It's a matter of each person's tolerance for "trauma" and susceptibility to lingering sequelae, and a judgement call as to where the lines should be. I get very upset when I take those tests that prove that I don't remember anything from all those years of higher education and I think I need something to get me through getting those score results. We wouldn't want my self-esteem to suffer any.

ClinkShrink said...

Oy. Please don't post assumptions about me or put words into my mouth, particularly when the examples you use are extreme.

I said in my previous comment that even the definition of trauma is pretty broad (which is one of the problems we've had with the expanding use of the PTSD diagnosis in litigation). Certainly the example you posted would be traumatic for anyone, but there's a large grey area. A car accident could be traumatic, but what kind of car accident? A fender bender with no injuries? I've had a couple of those that left me shaking. What about a conflict with a neighbor? Again, for some people traumatic but for some people (umm...people who remain nameless who may like to debate things) maybe it's all in a day's work.

The point that I was trying to make that the decision to treat or not treat (or for the health care system, to pay for treatment) is a difficult one to make. As you occasionally and correctly point out, there are no bright line decision points in life or psychiatry. It's the discussion itself that's the important thing.

Roy said...

Oh, that's a finger with a ribbon on it, not a diploma. Doh!

So, Dinah stated my thoughts perfectly. What is considered "pathologic" would have to vary from person to person. For example, I can think of no memories that I would want "erased". But what is being discussed of late is NOT a complete erasure of a memory, but de-emphasizing the memory so that it is not tied so strongly to the amygdala's fear circuitry.

Thinking about PTSD, for example, if a 9/11 NYC survivor reacts with extreme panic and fear everytime she hears a plane pass by overhead, such that it causes her extreme distress and avoidance, then I would call that a pathologic memory. The idea is that a drug would not "erase" the memory of 9/11. It would de-link the memory of "airplane noise" from the fear response. This is exactly what happens with deconditioning, desensitization, and CBT. The idea is to have a drug that would do the same thing, or even prevent such a pathologic connection to occur in the first place, while having mimimal side effects and not messing up "normal" memories.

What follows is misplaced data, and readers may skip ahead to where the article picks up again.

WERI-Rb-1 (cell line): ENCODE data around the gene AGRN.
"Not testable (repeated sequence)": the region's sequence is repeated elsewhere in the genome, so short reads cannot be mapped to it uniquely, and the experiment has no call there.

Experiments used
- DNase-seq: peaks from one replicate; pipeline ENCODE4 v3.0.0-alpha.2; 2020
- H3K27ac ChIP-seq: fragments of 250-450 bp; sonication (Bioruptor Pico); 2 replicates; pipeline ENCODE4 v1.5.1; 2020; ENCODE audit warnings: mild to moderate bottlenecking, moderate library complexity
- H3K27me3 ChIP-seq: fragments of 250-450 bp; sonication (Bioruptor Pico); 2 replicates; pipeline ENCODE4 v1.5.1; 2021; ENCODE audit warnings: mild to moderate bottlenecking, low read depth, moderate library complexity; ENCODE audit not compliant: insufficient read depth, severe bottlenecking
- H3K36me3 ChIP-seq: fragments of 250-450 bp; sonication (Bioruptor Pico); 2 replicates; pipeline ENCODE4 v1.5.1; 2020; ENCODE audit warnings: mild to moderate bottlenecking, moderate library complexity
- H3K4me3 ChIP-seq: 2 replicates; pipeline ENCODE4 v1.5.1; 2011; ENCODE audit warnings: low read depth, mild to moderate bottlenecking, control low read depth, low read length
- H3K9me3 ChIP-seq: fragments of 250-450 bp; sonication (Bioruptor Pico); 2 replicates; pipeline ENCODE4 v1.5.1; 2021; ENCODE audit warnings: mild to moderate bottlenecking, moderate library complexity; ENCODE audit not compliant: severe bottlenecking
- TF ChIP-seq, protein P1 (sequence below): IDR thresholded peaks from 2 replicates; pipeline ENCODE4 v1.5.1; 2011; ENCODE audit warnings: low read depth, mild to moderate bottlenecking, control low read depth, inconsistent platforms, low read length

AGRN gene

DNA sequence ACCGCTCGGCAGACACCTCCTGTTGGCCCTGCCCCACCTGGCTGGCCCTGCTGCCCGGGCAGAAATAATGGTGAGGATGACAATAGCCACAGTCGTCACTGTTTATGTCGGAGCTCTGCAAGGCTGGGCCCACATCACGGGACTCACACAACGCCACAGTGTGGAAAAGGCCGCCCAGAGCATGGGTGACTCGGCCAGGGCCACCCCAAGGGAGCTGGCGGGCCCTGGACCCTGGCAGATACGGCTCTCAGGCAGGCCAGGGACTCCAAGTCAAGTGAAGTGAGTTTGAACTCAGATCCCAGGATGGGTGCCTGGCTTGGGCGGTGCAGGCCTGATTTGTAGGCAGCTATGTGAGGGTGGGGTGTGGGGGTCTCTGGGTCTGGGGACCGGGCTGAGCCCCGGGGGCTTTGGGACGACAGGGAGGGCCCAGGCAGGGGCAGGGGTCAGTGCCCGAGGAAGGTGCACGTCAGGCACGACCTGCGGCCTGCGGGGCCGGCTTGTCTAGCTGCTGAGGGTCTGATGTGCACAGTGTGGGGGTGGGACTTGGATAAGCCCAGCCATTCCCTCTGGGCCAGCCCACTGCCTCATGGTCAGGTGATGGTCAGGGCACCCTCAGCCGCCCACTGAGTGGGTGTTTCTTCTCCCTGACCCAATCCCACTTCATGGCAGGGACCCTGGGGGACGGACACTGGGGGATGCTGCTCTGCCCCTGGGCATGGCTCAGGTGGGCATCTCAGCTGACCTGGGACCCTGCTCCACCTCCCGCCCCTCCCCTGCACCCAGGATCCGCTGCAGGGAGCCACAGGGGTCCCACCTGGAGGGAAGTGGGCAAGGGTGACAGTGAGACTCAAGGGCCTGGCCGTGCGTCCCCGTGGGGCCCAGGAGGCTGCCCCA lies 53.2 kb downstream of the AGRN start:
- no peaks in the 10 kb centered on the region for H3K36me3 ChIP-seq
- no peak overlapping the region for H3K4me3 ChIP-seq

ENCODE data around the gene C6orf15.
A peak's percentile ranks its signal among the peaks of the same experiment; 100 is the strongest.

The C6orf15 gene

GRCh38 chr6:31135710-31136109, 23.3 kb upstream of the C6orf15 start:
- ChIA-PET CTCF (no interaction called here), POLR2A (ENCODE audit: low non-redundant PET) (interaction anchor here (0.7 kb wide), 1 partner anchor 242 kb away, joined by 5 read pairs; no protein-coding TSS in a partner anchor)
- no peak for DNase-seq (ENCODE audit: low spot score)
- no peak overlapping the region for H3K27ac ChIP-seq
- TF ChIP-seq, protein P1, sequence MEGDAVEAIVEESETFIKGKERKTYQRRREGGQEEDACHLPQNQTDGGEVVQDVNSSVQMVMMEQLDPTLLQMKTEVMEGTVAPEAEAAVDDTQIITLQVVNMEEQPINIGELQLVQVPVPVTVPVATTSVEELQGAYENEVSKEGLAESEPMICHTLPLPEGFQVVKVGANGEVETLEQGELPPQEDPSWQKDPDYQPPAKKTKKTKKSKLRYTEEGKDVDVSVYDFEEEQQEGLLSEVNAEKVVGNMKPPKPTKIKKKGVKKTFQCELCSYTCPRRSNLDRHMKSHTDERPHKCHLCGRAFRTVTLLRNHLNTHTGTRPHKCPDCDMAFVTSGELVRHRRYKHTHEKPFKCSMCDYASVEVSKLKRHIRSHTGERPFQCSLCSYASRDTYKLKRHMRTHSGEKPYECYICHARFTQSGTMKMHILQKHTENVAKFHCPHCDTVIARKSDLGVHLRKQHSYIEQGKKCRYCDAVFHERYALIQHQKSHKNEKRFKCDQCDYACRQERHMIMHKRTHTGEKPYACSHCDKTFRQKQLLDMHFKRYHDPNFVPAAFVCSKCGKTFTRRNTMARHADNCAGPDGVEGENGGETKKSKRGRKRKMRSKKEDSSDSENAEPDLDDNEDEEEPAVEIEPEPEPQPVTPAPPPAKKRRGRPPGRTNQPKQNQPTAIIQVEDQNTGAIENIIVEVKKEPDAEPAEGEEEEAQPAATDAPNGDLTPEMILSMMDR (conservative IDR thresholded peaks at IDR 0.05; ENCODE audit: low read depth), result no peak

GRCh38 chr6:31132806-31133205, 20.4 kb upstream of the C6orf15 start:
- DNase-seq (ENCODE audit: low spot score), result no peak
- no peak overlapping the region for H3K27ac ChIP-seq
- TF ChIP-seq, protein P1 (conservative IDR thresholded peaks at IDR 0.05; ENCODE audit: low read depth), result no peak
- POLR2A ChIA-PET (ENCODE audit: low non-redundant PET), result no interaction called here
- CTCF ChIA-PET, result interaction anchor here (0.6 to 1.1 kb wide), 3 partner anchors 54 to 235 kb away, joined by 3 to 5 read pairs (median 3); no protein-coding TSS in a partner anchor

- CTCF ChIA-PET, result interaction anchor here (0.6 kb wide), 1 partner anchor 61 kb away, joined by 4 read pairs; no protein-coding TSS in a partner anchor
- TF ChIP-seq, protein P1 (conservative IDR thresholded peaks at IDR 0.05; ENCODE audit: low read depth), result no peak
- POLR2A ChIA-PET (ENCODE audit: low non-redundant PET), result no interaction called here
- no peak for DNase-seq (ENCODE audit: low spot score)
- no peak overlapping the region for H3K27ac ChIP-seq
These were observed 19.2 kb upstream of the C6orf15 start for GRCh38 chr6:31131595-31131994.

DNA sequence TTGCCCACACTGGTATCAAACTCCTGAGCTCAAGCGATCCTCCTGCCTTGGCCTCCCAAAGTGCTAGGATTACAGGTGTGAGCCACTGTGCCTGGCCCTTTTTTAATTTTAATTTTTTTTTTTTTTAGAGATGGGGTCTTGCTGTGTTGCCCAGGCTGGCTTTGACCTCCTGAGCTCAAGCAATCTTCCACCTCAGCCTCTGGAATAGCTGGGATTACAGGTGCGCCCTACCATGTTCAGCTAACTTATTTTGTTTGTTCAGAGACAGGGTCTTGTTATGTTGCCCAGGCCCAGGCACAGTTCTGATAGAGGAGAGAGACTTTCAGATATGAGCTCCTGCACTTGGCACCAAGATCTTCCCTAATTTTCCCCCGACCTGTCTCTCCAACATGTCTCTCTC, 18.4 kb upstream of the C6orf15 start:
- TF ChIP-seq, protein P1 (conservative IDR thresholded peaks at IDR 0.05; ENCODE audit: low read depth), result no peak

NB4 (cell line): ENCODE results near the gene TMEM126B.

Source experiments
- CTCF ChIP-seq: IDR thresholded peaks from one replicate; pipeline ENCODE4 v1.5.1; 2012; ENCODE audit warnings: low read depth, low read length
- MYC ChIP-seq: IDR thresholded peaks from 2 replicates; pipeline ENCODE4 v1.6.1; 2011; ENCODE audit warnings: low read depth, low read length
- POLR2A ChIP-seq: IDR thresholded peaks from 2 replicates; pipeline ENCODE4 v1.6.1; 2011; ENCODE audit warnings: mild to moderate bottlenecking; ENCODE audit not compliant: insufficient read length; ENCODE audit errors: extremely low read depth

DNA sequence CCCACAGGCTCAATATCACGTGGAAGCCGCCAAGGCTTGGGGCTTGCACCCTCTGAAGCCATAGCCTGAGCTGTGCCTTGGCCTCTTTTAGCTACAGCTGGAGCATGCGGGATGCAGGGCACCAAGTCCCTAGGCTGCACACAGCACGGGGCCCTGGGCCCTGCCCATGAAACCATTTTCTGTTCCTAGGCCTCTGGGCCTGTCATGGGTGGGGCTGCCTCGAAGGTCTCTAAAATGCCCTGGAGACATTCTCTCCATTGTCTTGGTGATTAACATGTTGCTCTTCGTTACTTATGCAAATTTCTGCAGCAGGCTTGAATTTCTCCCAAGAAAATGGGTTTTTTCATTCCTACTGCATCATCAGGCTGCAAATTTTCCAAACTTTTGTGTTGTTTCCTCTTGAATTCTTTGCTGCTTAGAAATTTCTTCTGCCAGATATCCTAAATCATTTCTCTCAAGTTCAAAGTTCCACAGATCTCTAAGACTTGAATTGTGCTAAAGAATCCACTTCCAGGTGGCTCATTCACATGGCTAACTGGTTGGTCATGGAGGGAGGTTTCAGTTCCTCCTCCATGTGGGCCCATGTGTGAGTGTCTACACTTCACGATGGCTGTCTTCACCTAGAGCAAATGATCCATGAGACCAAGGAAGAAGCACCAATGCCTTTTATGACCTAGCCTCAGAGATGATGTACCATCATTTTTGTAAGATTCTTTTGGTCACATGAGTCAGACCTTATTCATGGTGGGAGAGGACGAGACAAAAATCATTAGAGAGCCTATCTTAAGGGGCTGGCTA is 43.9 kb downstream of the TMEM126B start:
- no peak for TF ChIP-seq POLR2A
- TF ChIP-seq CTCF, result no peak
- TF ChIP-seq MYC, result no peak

I think folks are assuming that we have too

a psychiatrist who learned from veterans said...

A really towering paper in the Posttraumatic Stress Disorder literature deals with the excessive stickiness of memory in PTSD. The data comprises case reports of the month long use of Cortisol (Cortef) 10 mg a day, this is a low dose of glucocorticoid, by Amanda Aerni. R. Greene at the Dallas VA has a nice paper using rats in a related paper; impressive statistics in the latter.

Midwife with a Knife said...

(Um... maybe I shouldn't post this on the internet, but I can't quite resist the urge right now. If I delete it later, it's because I came to my senses. ;) ).

Um... what Roy said. I once did a c-section under an unsuccessful local (read: no) anesthesia. It is a terrible thing to do to another person (although it saved a baby that would otherwise have died, the babies pH at birth was 6.8 and it did well).

It was months (maybe 6) before I could do a c-section with the residents without feeling awful and vomitting afterwards. Heck, it was months before I could sleep through the night. I almost quit my job, because it was so hard for me to tolerate doing it for a while. The whole story is kind of long, but eventually, I was treated for PTSD associated with this event. It was most of a year before I felt even mostly normal.